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Lifestyle factors and underlying medical conditions are associated with an increased risk of community-acquired pneumonia


Community-acquired pneumonia ( CAP ) causes considerable morbidity and mortality in adults, particularly in the elderly.

Structured searches of PubMed were conducted to identify up-to-date information on the incidence of community-acquired pneumonia in adults in Europe, as well as data on lifestyle and medical risk factors for community-acquired pneumonia.

The overall annual incidence of community-acquired pneumonia in adults ranged between 1.07 to 1.2 per 1000 person-years and 1.54 to 1.7 per 1000 population and increased with age ( 14 per 1000 person-years in adults aged greater than or equal to 65 years ).

Incidence was also higher in men than in women and in patients with chronic respiratory disease or HIV infection.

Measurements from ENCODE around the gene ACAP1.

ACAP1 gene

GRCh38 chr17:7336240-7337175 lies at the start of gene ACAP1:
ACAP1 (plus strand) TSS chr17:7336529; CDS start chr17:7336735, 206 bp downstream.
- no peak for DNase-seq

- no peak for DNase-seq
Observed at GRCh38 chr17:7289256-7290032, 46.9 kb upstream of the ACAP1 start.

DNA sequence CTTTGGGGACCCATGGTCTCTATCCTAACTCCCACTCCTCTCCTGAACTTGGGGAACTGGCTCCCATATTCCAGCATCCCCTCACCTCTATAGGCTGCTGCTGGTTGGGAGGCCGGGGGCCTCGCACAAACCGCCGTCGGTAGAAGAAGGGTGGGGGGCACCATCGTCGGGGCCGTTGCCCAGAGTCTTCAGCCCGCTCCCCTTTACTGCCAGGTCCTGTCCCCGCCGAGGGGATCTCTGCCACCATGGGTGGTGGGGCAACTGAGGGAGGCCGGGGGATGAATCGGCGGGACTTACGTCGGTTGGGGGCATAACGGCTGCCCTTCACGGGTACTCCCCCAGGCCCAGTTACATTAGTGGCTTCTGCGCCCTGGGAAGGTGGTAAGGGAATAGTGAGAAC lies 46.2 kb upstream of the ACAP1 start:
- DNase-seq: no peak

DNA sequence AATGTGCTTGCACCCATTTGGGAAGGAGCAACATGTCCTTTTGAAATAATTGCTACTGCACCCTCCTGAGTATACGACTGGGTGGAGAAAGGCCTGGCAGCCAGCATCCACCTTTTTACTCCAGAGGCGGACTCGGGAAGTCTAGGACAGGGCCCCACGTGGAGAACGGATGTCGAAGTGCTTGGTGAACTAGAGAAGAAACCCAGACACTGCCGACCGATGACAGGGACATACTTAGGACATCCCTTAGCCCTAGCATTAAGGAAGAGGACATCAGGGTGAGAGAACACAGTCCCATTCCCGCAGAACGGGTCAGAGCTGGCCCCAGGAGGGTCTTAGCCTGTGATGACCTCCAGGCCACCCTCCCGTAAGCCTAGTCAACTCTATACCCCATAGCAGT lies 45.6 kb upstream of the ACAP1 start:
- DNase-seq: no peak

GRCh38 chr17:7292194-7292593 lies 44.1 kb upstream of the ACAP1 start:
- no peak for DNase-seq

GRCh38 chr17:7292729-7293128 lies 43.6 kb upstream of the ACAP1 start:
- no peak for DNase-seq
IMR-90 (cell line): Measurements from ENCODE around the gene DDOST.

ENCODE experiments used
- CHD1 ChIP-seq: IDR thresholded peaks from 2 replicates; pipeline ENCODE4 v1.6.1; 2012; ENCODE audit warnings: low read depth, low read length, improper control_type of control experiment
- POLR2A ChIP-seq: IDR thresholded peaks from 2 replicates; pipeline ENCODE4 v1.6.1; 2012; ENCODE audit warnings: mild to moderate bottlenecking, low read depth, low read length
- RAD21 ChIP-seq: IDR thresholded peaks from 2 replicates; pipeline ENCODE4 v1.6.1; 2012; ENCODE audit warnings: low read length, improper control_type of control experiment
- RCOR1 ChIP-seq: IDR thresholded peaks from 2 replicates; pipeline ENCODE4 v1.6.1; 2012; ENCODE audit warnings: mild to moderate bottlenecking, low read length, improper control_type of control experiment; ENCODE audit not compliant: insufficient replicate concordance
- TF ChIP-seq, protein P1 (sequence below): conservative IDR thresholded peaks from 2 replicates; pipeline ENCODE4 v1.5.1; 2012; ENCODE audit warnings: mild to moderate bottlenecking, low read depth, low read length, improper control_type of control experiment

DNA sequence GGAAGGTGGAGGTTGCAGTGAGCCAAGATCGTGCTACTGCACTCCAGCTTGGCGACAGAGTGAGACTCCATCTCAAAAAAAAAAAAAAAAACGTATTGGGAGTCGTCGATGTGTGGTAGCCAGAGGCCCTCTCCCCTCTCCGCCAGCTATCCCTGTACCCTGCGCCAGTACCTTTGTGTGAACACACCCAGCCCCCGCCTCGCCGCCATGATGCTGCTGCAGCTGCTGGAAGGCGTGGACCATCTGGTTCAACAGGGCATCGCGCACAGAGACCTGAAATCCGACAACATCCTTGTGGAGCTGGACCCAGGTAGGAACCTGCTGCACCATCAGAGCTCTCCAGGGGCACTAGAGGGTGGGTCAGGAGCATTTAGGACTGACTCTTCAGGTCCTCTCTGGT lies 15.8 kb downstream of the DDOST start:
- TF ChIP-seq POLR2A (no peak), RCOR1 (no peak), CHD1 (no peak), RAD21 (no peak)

Lifestyle factors associated with an increased risk of community-acquired pneumonia included smoking, alcohol abuse, being underweight, having regular contact with children and poor dental hygiene.

The presence of comorbid conditions, including chronic respiratory and cardiovascular diseases, cerebrovascular disease, Parkinson's disease, epilepsy, dementia, dysphagia, HIV or chronic renal or liver disease all increased the risk of community-acquired pneumonia by twofold to fourfold.

In conclusion, a range of lifestyle factors and underlying medical conditions are associated with an increased risk of community-acquired pneumonia in European adults.
Understanding of the types of individual at greatest risk of community-acquired pneumonia can help to ensure that interventions to reduce the risk of infection and burden of disease are targeted appropriately. ( Xagena )

Torres A et al, Thorax 2013;68:1057-1065

XagenaMedicine_2015



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